Nutrition Researchers: With the Planetary Diet, you eat healthily and sustainably

Interview with Malte Rubach: Nutrition researcher: With the planetary diet you eat healthily and sustainably

It is possible to eat healthy and climate-friendly without making any sacrifices, says nutritionist Malte Rubach. In an interview he explains how it works, why meat substitutes are overrated and tap water is underrated.

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FOCUS Online: Mr. Rubach, when it comes to healthy or climate-conscious eating, most people think first of the things they should no longer eat. In your experience, to what extent does this deter people from changing their diet?

Malta Rubach: This is not only discouraging, it is actually counterproductive. Derogation or prohibition rules are usually only short-lived when it comes to nutritional issues. Unlike diets, where people have confirmation of success, at least in the short term, by not eating certain foods, there is no measurable personal success in climate-conscious nutrition for decades. Other than that, diets are usually not successful in the long run. In the end, it only helps to make well-informed and relaxed food choices.

About the expert

Dr. Malte Rubach is a nutritionist and author. Among others, he published “Die Ich-Nutrition”, “Ecobalance in the plate: How we can protect the climate with our food” and “Magic Eating: How to organize your fridge, change your eating habits and live healthy” .

But which ingredients, foods and drinks are actually taboo if I want to eat healthy and climate-friendly?

Rubash: There are no taboo foods, whether in terms of health, climate or environment. The nutritional recommendation called ‘Planetary Health Diet’ or planetary nutrition from an international team of scientists can provide guidance.

It does not exclude any food if it is consumed in sufficient quantity and if it is of local origin as far as possible. For example, you could consume up to 600 grams of meat and 3.5 liters of milk per week or just legumes, nuts and vegetables instead. Since in Germany we can produce sufficient quantities of foods of animal origin all year round, they are an important factor in the basic food supply. In other regions it may still be different.

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What small dietary changes that are easy to implement in everyday life have a big effect?

Rubash: This can be said relatively well for Germany if we compare the planetary diet recommendations with our current diet. Men should halve their meat intake and in general we can eat a little less processed grains, dairy products and sweets. Instead, a little more vegetables and legumes as well as vegetable oils. Another important factor are our drinks. The recommendation here is: more tap water instead of bottled drinks.

Organic meat or vegetables are often much more expensive than non-organic variants, and taxes on meat and sugar are also being discussed. How much more does it cost to eat healthily and climate-wise?

Rubash: Basically, we would need to invest about twice as much in our diets if all of the environmental and health damage costs of our current diet were included. However, as I said, both are also about quantity. Eating less overall and taking into account the recommendations of planetary nutrition or the German Nutrition Society would already help.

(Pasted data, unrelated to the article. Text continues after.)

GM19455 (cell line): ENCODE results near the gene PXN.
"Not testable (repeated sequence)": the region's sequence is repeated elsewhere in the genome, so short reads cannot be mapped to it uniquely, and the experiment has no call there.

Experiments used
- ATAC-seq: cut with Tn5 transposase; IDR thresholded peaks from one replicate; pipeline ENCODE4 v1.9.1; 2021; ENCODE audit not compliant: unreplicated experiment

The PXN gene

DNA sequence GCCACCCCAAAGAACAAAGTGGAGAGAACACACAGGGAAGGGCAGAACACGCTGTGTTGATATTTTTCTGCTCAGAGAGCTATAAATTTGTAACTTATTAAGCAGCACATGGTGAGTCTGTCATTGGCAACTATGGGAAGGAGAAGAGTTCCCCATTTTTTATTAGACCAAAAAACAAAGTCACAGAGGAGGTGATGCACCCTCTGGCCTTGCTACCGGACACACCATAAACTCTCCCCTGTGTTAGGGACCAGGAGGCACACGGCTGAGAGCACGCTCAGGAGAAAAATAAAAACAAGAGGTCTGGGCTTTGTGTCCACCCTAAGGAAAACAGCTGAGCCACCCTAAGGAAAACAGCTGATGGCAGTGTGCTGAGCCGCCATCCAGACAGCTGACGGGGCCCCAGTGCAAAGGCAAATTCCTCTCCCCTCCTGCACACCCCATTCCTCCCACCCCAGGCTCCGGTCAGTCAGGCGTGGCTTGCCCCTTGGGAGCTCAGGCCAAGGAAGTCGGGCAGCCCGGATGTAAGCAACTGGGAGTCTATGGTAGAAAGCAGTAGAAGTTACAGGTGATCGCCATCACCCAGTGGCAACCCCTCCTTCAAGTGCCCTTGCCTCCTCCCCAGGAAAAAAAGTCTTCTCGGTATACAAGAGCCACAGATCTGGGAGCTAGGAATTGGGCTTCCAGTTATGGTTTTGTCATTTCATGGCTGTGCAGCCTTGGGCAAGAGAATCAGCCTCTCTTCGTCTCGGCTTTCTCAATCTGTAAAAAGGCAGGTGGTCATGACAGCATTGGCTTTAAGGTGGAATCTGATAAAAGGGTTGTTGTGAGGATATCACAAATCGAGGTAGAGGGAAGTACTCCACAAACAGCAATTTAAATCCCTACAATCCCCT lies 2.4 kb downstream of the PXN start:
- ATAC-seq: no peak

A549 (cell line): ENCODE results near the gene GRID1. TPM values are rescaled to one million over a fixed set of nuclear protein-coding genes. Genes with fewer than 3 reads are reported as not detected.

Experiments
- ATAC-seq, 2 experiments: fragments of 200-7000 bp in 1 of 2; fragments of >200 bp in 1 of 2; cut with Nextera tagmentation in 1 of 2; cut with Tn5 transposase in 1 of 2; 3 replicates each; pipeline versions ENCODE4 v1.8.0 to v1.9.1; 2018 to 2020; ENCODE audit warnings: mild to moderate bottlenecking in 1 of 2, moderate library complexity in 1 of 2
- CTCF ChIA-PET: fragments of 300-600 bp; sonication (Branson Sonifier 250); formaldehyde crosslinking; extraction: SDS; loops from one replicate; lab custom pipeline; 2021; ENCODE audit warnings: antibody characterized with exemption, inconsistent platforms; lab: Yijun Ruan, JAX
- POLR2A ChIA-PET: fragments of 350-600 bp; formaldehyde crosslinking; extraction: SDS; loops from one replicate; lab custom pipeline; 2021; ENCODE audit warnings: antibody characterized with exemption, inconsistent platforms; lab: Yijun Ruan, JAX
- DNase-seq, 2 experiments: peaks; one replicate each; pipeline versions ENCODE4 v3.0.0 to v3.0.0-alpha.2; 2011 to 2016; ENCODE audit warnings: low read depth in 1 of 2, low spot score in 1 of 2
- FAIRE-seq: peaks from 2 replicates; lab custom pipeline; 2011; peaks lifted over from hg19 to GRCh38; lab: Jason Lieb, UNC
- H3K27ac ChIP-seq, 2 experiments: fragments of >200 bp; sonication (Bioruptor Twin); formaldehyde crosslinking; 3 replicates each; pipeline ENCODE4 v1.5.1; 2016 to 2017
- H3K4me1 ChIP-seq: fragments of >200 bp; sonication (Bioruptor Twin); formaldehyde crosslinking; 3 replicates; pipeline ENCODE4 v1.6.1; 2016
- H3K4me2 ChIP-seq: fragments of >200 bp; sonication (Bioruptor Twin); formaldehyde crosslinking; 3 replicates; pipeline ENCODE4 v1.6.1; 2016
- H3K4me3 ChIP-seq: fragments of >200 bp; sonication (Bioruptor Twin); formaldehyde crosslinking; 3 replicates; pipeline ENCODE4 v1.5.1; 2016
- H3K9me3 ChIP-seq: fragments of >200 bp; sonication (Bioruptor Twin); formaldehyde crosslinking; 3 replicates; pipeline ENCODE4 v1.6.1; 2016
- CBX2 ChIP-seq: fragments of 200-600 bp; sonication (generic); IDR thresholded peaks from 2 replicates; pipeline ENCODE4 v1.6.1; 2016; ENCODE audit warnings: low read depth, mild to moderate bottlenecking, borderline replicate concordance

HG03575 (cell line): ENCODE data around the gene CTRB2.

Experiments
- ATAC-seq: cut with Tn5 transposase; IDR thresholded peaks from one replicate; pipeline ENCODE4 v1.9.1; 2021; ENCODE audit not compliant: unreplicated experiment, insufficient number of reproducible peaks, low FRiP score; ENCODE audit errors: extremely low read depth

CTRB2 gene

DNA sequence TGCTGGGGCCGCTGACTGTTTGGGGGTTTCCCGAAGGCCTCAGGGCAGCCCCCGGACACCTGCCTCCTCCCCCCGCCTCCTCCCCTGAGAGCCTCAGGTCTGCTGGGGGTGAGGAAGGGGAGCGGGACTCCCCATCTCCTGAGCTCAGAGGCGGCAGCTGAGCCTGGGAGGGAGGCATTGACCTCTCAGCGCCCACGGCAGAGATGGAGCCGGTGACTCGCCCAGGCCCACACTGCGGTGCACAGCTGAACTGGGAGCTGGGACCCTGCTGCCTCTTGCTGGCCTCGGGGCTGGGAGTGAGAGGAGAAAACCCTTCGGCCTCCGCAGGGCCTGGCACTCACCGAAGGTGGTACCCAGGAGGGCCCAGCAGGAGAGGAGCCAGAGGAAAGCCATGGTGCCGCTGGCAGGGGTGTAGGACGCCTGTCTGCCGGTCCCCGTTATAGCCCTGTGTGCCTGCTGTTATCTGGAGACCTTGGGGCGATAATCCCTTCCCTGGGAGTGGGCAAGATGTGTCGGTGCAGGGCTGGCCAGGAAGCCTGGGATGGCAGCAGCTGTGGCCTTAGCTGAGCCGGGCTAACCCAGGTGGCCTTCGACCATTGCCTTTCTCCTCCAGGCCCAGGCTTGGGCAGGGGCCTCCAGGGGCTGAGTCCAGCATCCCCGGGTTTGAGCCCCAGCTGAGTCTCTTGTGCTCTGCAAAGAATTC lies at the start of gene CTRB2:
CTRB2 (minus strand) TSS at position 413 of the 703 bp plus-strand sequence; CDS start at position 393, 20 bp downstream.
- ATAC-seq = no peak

Learn more about food

What do you think of the meat substitute trend?

Rubash: Meat substitutes are nothing new. Tofu was in use no later than the 9th century, but it was not marketed as a meat substitute. First and foremost, it’s a heavily marketing-driven trend that promises more than it delivers.

Especially in the context of the current global food shortage, the raw material base for meat and milk substitutes will decrease, because these can also be consumed completely and more quickly directly in the form of beans, peas or of cereals. It will remain a niche, but especially in wealthy regions where financial leeway is important for individual development.

What stumbling blocks on the path to sustainable healthy eating should everyone be aware of – and how can they be avoided?

Rubash: In fact, the biggest stumbling block is too much dietary advice. Many ideological and scientifically based recommendations are mixed here. This creates confusion and distracts from the simple first steps.

Drastic dietary changes are never helpful, small steps are. For example, first observe your own meat consumption per week, then consciously make sure in the future that you do not buy more than 300-600 grams per week. As a next step, observe your own alcohol consumption and, if possible, replace some of the bottled drinks with tap water. So you can progress step by step.

Book advice: “The ecological balance sheet on the plate” (advertisement)

How we can protect the climate with our food – Malte Rubach

You have devoted a book to “life cycle analysis on the plate”. How has your research changed your own behavior?

Rubash: I started eating more local and seasonal foods or drinking tap water long before that. My research has rather confirmed that a balanced and varied diet without ideological prohibition rules is sustainable and healthy.

What aspect of the research surprised you the most?

Rubash: The influence of drinks. In the sustainability analyzes of our food, drinks are often not taken into account, only solid foods. This is of course not correct, because as a result beverages represent the largest share of all food, directly after meat, in terms of greenhouse gases, energy consumption and land use. of our food.

Webinar with Malte Rubach

  • There’s more nutritional advice from Malte Rubach in her March 31 webinar on FOCUS Online. Secure your ticket here!

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